Learning to Teach Physics

NN Teacher Takes Summer Physics at Jefferson Lab

To Kim Rosswaag, staying in school's as important for her as it is for her students.

To bone up on physics, which she'll teach this year to the Gildersleeve Middle School kids she had in seventh-grade last year, she invested four weeks in a Jefferson Lab program called Physics Enrichment for Science Teachers, or PEST.

The summer program, which ran from July 9 through Aug. 2, consisted of a mini-course in basic physics and included guest lectures on current research and discussions on how to improve physical science instruction.

When she taught physics at Gildersleeve during the 1999-2000 school year, it was the first time the 29-year-old Norfolk resident had dealt with the subject matter since her own elementary school days.

"I'll bring a lot more life to it this time around," she said one rainy July morning after a Jefferson class on mass energy chased by a vacuum systems lab. "The real-world application is what's lacking when you get it out of the teacher's edition."

Tim Criner, a fellow Gildersleeve seventh- and eighth-grade science teacher, also took the course.

Jefferson Lab offered PEST for the first time last summer. This summer, about 24 middle school teachers from the Peninsula and Southside applied and were selected for the program, which was offered at the Newport News facility from July 9 through Aug. 2.

Program eligibility includes working full time as a middle school teacher whose major teaching duty includes science.

"More is being asked of middle school educators than ever before, without additional preparation," says Debbie Magaldi, a lab public affairs specialist. "Often teachers are expected to teach content outside of their area of expertise or training."

To make the classtime worthwhile for teachers who ordinarily depend on a summer job for additional income, a $700 per student stipend is provided through the Department of Energy.

Rosswaag planned to teach chemistry or biology, and concentrated on those disciplines in college.

So when a PEST flyer came to her attention at school, she didn't hesitate. She wanted to do her homework.

"I never expected to have to do the physics part," Rosswaag says. "As soon as I saw it, I filled out the application. I looked at it as a godsend."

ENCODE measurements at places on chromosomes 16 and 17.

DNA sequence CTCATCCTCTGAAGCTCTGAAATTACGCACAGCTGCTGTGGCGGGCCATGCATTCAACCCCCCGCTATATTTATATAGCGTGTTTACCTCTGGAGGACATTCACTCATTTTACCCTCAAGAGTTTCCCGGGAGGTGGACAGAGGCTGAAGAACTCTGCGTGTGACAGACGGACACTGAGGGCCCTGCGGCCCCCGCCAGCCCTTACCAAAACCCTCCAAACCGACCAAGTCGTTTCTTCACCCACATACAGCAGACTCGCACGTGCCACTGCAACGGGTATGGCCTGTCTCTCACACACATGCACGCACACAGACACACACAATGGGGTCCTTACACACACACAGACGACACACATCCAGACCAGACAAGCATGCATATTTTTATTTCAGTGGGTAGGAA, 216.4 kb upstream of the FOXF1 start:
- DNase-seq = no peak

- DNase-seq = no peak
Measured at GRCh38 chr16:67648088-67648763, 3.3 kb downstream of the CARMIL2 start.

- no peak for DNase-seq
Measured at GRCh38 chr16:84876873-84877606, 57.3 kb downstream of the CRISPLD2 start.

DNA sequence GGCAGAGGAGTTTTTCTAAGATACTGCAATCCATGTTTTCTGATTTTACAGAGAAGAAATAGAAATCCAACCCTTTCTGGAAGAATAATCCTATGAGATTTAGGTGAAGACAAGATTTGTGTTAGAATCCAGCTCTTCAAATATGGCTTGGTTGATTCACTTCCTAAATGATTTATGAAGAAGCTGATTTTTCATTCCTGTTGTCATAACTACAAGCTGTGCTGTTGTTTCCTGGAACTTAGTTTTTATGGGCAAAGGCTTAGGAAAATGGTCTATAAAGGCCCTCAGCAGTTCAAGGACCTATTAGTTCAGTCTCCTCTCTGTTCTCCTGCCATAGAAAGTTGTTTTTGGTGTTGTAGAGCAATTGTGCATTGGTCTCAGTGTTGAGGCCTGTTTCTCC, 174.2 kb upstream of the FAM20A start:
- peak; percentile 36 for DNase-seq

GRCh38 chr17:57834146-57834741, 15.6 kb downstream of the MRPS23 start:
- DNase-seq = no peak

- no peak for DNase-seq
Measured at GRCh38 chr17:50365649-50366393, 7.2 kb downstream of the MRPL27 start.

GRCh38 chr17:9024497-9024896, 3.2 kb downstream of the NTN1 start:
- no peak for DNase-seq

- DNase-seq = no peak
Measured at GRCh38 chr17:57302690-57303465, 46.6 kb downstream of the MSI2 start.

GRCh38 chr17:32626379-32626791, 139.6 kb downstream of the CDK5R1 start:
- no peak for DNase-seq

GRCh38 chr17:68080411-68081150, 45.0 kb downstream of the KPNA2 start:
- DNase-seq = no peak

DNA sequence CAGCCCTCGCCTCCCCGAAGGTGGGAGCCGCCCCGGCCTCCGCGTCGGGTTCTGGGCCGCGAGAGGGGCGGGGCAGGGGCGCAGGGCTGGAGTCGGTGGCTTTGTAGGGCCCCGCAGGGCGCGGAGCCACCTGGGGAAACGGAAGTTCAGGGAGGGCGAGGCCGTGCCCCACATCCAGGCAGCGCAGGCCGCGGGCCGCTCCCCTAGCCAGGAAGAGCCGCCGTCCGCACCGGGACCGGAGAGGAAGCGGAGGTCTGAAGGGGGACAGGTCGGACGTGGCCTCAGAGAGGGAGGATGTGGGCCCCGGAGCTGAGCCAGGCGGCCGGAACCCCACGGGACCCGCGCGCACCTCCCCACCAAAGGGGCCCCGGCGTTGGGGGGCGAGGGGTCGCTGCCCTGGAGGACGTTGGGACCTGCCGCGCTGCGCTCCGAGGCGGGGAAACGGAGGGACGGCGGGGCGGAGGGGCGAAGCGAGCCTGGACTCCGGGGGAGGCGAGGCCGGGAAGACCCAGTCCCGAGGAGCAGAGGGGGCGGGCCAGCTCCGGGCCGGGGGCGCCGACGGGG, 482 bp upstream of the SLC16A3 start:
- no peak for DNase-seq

Bobby Surry, her Gildersleeve principal, says that Rosswaag is exceptionally motivated and resourceful.

"Kim would have been just as happy to pay to take the class," she says. "She's that type." Though the money was a windfall, it wasn't the whole pay-off.

"It's the knowledge I'm going to use as soon as I step into my classroom in September," Rosswaag says, "so it's more exciting than anything."

She wants to teach her students that physics relates to their world, not just Einstein's; that its laws govern plane and automobile engines, and even the pulley that raises and lowers the flag outside school every day.

"You have to hook the kids," Surry says. "You have to find what interests them. Physics is not always what's going to turn a kid on. When they learn what physics is all about, then it becomes really exciting."

Like any summer school student, Rosswaag and her lab peers sported shorts and T-shirts, sandals or sneakers. The class had its share of gum-chewers and yawn- stiflers.

With pencil in hand, Rosswaag was all ears in the front row for Phil Adderley's lab on vacuum systems. She and Criner, also from Gildersleeve and who was next to her, pored over the information sheets that were distributed.

Rosswaag is pumped about the hands-on experiences she'll bring to Gildersleeve when school starts Tuesday. "I know from sitting in these classes," she says, "how they derive the formula and the theory behind it. If I get a question, the why, I feel very confident I can answer the question. I'm not just saying what the book says. I'm learning so much."

Information

* Jefferson Lab in Newport News offers a program called Physics Enrichment for Science Teachers, or PEST, during the summer for full-time, middle school teachers whose major teaching duty includes science. The Department of Energy provides a $700 stipend for each student who takes the four-week class.

* For information about next summer's program, visit the Web site: education.jlab.org. Under the "Internships" heading, click on "2002 Physics Enrichment for Science Teachers."

KIM ROSSWAAG

HOME: Norfolk

AGE: 29

FAMILY: An aunt and uncle in Virginia Beach, her parents in Pennsylvania; shares her own space with FeeBee and Trooper, a German shepherd and a German shepherd-Labrador retriever mix, respectively

OCCUPATION: Science teacher at Gildersleeve Middle School in Newport News

EDUCATION: Graduate of Palisades High School, formerly Palisades Junior/Senior High in Kintnersville, Pa., and Salisbury State University, in Salisbury, Md., with a bachelor's degree in elementary education and a minor in biology

WHAT SHE DID DURING HER SUMMER VACATION: Took a mini-course in basic physics for middle school science teachers through a Jefferson Lab program called Physics Enrichment for Science Teachers, or PEST